EXCERPT of Virus City from Big Shoulders Books

Aaron Smith, BARISTA
Interviewed by Elle Evans

Twenty-year-old Aaron Smith has spent the last few years living with his mother and sister in their La Grange apartment, though it has never been home. His mother has long been prone to bouts of physical and verbal abuse. Smith described in sad bewilderment how she has even blamed him for the division of their family.  

After an altercation with his sister over his mother’s abuse, Smith was taken into custody by police. He soon found himself in holding alongside men who, to him, seemed all too comfortable in a cell. He was released, but he was not allowed to return to his apartment while the legal case was settled. Instead, he temporarily went to stay with his aunt just as COVID-19 hit. He is now living with his mother and sister again. 

Despite the sometimes grim nature of his story, Smith tried to laugh through it. He gestured energetically as he spoke, and when he reached a difficult memory, his legs became restless. During the interview, he eagerly showed me his living space, though he was anxious to leave before his mother returned from work. 

MY MOM DID NOT WANT a boy. I was told by people in my family that my mom literally cried—not tears of joy— when she found out I was a boy. When my mom left my dad, he was in a position financially where he couldn’t take us. So my mom kind of just took us and then left, and I had no say in it. I had nowhere else to go.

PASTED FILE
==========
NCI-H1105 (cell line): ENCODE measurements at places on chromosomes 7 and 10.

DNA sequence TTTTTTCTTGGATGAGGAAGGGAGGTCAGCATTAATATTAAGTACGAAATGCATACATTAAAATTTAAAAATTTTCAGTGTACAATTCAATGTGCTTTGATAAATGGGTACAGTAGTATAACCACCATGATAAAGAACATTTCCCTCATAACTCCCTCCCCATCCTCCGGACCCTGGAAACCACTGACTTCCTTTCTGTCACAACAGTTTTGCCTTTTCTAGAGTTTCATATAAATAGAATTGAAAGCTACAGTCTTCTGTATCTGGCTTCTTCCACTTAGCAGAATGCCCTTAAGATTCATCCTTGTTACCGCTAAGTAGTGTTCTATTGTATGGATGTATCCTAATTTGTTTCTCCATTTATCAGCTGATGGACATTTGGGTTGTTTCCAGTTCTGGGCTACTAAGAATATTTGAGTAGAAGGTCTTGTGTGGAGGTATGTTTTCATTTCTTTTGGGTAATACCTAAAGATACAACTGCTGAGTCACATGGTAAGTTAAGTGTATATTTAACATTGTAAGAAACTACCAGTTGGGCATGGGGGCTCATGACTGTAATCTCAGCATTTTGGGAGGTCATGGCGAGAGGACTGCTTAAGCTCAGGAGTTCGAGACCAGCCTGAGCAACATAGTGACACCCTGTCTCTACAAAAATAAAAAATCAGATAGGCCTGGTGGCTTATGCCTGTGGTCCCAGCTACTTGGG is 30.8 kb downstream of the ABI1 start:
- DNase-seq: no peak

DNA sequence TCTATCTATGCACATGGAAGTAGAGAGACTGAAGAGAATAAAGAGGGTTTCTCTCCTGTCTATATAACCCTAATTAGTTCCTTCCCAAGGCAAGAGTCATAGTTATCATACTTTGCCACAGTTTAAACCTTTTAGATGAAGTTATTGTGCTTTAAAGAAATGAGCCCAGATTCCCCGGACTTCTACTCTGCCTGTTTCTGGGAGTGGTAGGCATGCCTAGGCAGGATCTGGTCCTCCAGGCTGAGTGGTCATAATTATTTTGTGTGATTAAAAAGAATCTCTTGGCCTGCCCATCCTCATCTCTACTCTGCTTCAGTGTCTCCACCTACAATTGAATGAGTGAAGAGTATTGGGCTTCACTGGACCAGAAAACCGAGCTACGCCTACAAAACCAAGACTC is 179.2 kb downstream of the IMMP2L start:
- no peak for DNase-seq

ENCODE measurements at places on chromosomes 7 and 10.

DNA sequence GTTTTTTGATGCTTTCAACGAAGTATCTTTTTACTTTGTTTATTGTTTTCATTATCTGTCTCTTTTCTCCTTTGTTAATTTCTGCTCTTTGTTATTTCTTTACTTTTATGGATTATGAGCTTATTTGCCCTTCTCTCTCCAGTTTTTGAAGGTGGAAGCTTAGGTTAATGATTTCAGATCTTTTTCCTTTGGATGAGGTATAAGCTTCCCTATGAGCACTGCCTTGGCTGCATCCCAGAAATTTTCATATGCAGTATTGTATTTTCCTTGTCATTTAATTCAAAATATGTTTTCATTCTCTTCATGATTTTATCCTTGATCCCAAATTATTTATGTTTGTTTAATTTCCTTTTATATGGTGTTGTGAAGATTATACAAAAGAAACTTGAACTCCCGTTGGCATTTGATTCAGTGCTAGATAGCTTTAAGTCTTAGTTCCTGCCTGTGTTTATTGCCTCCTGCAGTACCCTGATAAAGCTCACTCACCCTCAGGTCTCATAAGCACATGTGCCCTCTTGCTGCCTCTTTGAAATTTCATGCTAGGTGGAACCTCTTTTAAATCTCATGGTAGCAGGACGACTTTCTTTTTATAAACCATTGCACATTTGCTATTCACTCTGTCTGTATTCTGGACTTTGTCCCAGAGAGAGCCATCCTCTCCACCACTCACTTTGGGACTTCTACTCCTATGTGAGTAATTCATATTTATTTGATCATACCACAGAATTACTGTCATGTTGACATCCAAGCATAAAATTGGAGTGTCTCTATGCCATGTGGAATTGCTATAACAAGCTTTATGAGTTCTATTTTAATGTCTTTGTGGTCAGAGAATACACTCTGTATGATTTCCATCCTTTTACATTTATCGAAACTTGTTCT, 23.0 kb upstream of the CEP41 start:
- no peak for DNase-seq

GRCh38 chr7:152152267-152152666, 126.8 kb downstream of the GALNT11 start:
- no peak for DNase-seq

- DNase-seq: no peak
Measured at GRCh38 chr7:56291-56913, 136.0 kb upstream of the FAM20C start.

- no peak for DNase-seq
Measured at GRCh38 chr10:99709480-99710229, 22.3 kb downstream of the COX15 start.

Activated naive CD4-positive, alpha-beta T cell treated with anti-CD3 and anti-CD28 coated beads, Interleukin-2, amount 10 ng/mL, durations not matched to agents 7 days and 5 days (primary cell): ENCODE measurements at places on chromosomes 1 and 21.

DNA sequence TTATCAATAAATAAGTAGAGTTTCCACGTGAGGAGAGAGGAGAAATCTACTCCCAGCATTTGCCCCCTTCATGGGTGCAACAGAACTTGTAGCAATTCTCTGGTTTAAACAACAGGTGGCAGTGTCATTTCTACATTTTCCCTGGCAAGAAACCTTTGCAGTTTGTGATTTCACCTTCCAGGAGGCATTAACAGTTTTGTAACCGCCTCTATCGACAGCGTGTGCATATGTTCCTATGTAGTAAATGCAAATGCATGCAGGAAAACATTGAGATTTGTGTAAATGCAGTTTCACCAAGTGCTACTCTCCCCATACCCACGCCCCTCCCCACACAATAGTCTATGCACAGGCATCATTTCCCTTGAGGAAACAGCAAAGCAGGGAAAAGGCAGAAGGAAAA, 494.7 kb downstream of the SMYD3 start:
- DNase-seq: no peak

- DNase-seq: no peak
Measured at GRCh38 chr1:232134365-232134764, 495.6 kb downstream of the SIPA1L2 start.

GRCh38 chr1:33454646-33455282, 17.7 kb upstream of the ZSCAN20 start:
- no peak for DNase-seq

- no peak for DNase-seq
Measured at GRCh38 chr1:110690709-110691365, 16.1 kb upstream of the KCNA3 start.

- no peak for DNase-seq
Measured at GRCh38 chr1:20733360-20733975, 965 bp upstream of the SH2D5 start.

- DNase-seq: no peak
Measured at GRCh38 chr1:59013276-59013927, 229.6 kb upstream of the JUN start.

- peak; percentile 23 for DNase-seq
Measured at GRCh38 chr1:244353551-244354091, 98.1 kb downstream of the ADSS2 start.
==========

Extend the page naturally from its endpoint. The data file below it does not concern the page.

My entire support system was fourteen hours away in Washington, DC, and I was with my abusive mother and my sister, who couldn’t care less about how my mom treated me. Maybe she didn’t want to deal with what I was going through. If she intervened, she’d probably be going through the same stuff.  

When I was in high school, I tried reporting it to my school. This is when she would physically abuse me a lot, and I was still a little younger, like 16, so I couldn’t really do much about it.  

They had an investigation, and she lied about the whole situation. She said that I lied to them because I was angry that she took my phone away, which didn’t even happen. They believed her for some reason, and it was dropped. 

And then I got more shit from my mom for that. So I was put into a position where I’m trying to help myself, [but] I can’t leave.  


Not only could I not get a job because I had this shit on my record, I couldn’t get a job because everything was shut down. No one was hiring. Everyone—the world—was freaking out because of COVID.  

Me and my girlfriend, Andrea, had to be quarantined together because she was over when everything was happening. We were in my aunt’s house for weeks, dude. And I was so depressed, I didn’t do anything. I slept on a mattress on the floor. I didn’t have a job; I couldn’t pay for a bed.  

After COVID, I dropped out of community college, I was so depressed. I didn’t want to do online classes. I was just existing at that point. My uncle got me in at a job. I thought I’d be working at Costco, like I’d have the vest on, be welcoming people in. You know, like, “Can I see that receipt, sir?” That’s what I thought I would be doing.